May 23 - Texas Panhandle - and Tornados!
Today started under a solid overcast. At times, as we drove south, it had a beautiful sculpted shape. The following photo does not do it justice:
The question, as usual, was go south for better moisture or north for better shear. And, of course, when would convective initiation begin.
We targetted a storm in the far NE county of the panhandle. So did many other chasers. We had numerous chaser convergences... a small one is shown below:
This storm varied in organization, but eventually got its act together long enough to put down four tornados - surface spin-ups under the rotating wall cloud. Not very spectacular, but they were tornados! TThis was near Lipscomb, TX.
At last! Tornados. Okay... not the most spectacular... but a good sign. With only one more day to chase, it was good to see them.
After this storm lost its structure, chasers went all over the place after the many different storms in the panhandle. Reportedly, a storm near Borger had the best structure, and had already produced tornados. But Borger was a LONG way away. We decided to bag it and head for Amarillo for the night. But... as we got to Canadian we saw a pretty nice storm to the NE. Sowe went after it... NW up 83, then west along Ranch 281. This path also would put us in a nice position for the Borger storm. As we approached highway 70, we came across a small but strenghtening storm. It wPs only a couple of miles south of the raod, and we drove to almost north of it about 3 miles west of 70. With eager anticipation, we were watching a nice rotating base on its NW side, when we were attacked by 1" or so hail, se we had to retreat back east.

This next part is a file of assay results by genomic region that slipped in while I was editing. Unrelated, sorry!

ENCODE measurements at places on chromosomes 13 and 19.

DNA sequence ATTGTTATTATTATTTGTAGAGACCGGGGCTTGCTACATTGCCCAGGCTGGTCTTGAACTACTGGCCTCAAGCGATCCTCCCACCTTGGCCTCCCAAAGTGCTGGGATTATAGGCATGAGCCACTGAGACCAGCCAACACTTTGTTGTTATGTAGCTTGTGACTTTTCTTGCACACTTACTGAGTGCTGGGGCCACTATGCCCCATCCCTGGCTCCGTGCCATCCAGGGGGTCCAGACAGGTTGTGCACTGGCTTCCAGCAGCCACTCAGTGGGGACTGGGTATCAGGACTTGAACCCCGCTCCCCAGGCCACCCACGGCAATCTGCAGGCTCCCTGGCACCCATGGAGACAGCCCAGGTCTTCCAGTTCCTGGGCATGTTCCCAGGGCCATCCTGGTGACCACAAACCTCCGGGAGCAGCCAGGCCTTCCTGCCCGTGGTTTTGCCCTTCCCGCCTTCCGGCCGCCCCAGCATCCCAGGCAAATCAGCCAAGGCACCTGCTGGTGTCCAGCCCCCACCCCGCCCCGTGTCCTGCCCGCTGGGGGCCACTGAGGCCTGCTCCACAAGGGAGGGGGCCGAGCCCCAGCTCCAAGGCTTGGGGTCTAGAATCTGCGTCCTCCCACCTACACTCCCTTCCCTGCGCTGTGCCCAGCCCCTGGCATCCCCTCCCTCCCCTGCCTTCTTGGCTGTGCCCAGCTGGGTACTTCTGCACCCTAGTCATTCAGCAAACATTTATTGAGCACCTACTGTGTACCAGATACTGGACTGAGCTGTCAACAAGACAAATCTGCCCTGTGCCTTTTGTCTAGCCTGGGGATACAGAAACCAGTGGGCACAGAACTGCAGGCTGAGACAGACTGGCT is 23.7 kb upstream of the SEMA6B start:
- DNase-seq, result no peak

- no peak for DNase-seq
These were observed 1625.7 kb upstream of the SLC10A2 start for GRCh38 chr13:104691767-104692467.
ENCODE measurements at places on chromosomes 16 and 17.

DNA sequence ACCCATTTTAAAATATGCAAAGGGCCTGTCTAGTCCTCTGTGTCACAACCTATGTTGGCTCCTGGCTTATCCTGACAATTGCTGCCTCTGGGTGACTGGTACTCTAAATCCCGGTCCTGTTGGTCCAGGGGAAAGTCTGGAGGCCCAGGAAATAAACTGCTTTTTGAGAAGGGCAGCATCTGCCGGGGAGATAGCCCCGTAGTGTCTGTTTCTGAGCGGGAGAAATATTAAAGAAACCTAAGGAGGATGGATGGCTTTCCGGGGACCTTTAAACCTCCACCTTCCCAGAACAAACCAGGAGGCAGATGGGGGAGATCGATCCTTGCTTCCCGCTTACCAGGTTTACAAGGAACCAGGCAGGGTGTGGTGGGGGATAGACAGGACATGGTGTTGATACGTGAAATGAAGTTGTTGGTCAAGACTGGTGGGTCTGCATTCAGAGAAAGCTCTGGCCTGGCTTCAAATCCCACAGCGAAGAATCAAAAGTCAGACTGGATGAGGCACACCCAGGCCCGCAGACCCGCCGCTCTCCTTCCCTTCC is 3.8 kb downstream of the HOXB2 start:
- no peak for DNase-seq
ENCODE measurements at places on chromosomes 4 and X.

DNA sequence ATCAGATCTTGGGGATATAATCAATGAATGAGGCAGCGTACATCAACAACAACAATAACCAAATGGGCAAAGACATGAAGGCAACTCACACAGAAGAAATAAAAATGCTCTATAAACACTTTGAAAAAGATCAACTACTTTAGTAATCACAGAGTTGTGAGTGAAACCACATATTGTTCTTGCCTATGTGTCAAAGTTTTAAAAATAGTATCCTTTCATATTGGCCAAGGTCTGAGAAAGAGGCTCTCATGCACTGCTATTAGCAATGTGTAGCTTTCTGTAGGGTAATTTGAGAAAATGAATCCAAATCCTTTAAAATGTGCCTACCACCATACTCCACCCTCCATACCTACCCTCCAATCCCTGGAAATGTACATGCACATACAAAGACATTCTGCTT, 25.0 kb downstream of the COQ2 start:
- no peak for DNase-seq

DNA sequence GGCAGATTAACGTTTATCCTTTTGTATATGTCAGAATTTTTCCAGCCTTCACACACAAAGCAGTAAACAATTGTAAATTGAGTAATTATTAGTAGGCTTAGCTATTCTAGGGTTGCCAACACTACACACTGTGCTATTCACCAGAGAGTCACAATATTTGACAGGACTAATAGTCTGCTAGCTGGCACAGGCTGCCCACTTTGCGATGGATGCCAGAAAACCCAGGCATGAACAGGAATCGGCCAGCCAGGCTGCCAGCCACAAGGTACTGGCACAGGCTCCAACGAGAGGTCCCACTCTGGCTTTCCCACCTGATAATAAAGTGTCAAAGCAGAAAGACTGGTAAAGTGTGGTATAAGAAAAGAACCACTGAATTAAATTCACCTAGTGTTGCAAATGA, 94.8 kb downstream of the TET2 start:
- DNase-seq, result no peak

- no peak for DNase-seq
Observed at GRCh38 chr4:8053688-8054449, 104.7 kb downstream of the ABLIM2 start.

When we got to highway 70. the storm had developed a massive inflow band and we went under it near the core... scary.
The rain continued for many miles, and it was getting dark, so we drove all the way to Pampa, TX where we got one of the last rooms in the Best Western. Along the way we stopped and watched an amazing lightning show illuminating a fantastic "mother ship" supercell. Many, many chasers were pulled off along the road watching and photographic this storm.
Only one hasty lightning shot of that storm came out: